“It’s really sad but what can we do?,” said Mathematics instructor Mary Legner. “It’s pretty scary. We haven’t lived through this before. The last time (we) had a pandemic was 1918. We’re just gonna have to deal with it. We’re gonna postpone quizzes for a while, at least until we get everything figured out. We’re not on vacation. We’re just gonna have to make it work.”

Legner told her students to bring a laptop to class next week if they have one. Then she can make sure students can get into canvas and start planning. She also said class may continue on Zoom on the same days/times as regularly scheduled class. She said she would try to post videos to help students study math from their computers.

“It’s good that they’re trying to continue our education,” said Salvador Martinez, a student at RCC. “It’ll be a new experience for many of us and a hard transition but it’s good that they’re taking precautions.”

This story is developing.

Updated March 12, 12:46 p.m.

The California Community College Athletic Association Men’s and Women’s Basketball State Championship Tournament has been cancelled due to growing coronavirus concerns.

Eight men’s and eight women’s teams were scheduled to begin competition today and Friday at Golden Eagle Arena according to the CCCAA website.

At 10:13 a.m. the RCC men’s basketball team tweeted a photo of the team on their way to San Francisco.


This story is developing.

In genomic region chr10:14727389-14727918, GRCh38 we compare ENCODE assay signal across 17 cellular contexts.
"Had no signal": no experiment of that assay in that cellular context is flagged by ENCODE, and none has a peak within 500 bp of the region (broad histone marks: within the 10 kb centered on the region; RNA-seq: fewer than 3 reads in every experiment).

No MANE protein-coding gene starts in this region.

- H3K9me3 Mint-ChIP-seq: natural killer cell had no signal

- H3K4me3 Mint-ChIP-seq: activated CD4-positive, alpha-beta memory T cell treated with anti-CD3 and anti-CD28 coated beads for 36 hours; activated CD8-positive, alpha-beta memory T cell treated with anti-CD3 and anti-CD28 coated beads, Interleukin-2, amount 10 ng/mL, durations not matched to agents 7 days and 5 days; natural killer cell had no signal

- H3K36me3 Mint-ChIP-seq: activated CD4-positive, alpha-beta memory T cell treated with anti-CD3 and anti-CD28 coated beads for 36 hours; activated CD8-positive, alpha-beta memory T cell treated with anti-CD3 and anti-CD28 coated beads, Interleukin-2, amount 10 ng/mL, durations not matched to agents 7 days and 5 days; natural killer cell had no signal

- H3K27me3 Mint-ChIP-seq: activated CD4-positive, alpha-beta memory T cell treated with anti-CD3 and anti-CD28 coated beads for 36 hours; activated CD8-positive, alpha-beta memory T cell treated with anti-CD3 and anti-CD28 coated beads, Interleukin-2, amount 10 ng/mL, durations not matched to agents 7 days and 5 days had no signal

The spread of coronavirus has prompted the California Community College Athletic Association to substantially limit public access to events.

According to a press release, only teams and essential staff will be permitted to attend the basketball state championship tournaments this weekend. 

Riverside City College’s men’s team is set to play the City College of San Francisco in Coalinga on Friday. 

“Our kids will have an opportunity to win a state championship and compete at the highest level in community college men’s basketball,” said Jim Wooldridge, RCC athletic director. “That’s the most important thing.”

Although he called the decision to limit game attendance unfortunate, Wooldridge expressed support and understanding for the protective measure.

“We certainly understand the cautiousness that we have to take at this point,” Wooldridge said.

With the number of infections rising and UC Riverside’s March 10 announcement that classes will shift to online, some students are concerned that RCC will soon follow suit.

“It’s certainly a possibility,” RCC President Gregory Anderson said. “I don’t think anybody should be surprised if it happens.”

Anderson said that neither the state nor the county has recommended that RCC close the campus, but that students should be checking their official RCCD emails often.

A March 11 email urged RCCD faculty to immediately begin planning to continue instruction online. 

“We are asking all faculty who have not completed Canvas training to do so by March 18,” the email read. “Please start to communicate now with students.”

According to Anderson, the switch would be temporary and flexible enough to accomodate classes that are difficult to cover online.

“We’re taking it hour by hour,” Anderson said.

Stephen Peltz contributed to this story.